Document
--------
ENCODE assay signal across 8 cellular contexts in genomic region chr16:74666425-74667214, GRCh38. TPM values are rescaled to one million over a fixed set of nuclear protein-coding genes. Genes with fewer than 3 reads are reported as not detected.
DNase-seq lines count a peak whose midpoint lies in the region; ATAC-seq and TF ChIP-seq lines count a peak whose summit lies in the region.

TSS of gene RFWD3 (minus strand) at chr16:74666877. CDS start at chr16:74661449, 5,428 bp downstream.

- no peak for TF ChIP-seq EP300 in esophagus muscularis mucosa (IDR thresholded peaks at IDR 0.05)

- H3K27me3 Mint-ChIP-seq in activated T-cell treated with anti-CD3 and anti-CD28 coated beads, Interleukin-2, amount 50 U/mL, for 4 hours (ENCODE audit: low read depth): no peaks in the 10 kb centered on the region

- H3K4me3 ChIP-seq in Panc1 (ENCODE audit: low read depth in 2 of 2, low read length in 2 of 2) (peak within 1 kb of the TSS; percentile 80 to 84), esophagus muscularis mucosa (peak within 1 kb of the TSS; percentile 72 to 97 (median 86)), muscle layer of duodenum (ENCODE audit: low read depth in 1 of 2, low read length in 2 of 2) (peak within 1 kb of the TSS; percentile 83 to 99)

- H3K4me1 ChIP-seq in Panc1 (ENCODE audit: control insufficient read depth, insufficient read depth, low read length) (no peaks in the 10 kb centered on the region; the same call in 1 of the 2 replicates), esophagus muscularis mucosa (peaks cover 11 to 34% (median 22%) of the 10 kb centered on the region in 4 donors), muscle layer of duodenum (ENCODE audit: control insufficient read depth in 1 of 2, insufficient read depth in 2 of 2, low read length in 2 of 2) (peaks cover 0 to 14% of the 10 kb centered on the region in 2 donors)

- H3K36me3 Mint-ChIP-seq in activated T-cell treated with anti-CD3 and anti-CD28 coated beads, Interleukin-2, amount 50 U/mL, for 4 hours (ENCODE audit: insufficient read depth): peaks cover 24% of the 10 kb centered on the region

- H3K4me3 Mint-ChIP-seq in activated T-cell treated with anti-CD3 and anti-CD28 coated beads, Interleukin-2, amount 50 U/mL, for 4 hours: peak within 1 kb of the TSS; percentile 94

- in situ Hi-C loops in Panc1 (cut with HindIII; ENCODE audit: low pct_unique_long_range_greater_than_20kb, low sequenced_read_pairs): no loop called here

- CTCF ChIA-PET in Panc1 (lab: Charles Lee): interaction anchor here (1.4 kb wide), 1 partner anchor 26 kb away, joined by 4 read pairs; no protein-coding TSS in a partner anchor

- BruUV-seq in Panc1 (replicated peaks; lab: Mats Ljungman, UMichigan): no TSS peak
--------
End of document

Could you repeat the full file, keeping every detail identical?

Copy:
ENCODE assay signal across 8 cellular contexts in genomic region chr16:74666425-74667214, GRCh38. TPM values are rescaled to one million over a fixed set of nuclear protein-coding genes. Genes with fewer than 3 reads are reported as not detected.
DNase-seq lines count a peak whose midpoint lies in the region; ATAC-seq and TF ChIP-seq lines count a peak whose summit lies in the region.

TSS of gene RFWD3 (minus strand) at chr16:74666877. CDS start at chr16:74661449, 5,428 bp downstream.

- no peak for TF ChIP-seq EP300 in esophagus muscularis mucosa (IDR thresholded peaks at IDR 0.05)

- H3K27me3 Mint-ChIP-seq in activated T-cell treated with anti-CD3 and anti-CD28 coated beads, Interleukin-2, amount 50 U/mL, for 4 hours (ENCODE audit: low read depth): no peaks in the 10 kb centered on the region

- H3K4me3 ChIP-seq in Panc1 (ENCODE audit: low read depth in 2 of 2, low read length in 2 of 2) (peak within 1 kb of the TSS; percentile 80 to 84), esophagus muscularis mucosa (peak within 1 kb of the TSS; percentile 72 to 97 (median 86)), muscle layer of duodenum (ENCODE audit: low read depth in 1 of 2, low read length in 2 of 2) (peak within 1 kb of the TSS; percentile 83 to 99)

- H3K4me1 ChIP-seq in Panc1 (ENCODE audit: control insufficient read depth, insufficient read depth, low read length) (no peaks in the 10 kb centered on the region; the same call in 1 of the 2 replicates), esophagus muscularis mucosa (peaks cover 11 to 34% (median 22%) of the 10 kb centered on the region in 4 donors), muscle layer of duodenum (ENCODE audit: control insufficient read depth in 1 of 2, insufficient read depth in 2 of 2, low read length in 2 of 2) (peaks cover 0 to 14% of the 10 kb centered on the region in 2 donors)

- H3K36me3 Mint-ChIP-seq in activated T-cell treated with anti-CD3 and anti-CD28 coated beads, Interleukin-2, amount 50 U/mL, for 4 hours (ENCODE audit: insufficient read depth): peaks cover 24% of the 10 kb centered on the region

- H3K4me3 Mint-ChIP-seq in activated T-cell treated with anti-CD3 and anti-CD28 coated beads, Interleukin-2, amount 50 U/mL, for 4 hours: peak within 1 kb of the TSS; percentile 94

- in situ Hi-C loops in Panc1 (cut with HindIII; ENCODE audit: low pct_unique_long_range_greater_than_20kb, low sequenced_read_pairs): no loop called here

- CTCF ChIA-PET in Panc1 (lab: Charles Lee): interaction anchor here (1.4 kb wide), 1 partner anchor 26 kb away, joined by 4 read pairs; no protein-coding TSS in a partner anchor

- BruUV-seq in Panc1 (replicated peaks; lab: Mats Ljungman, UMichigan): no TSS peak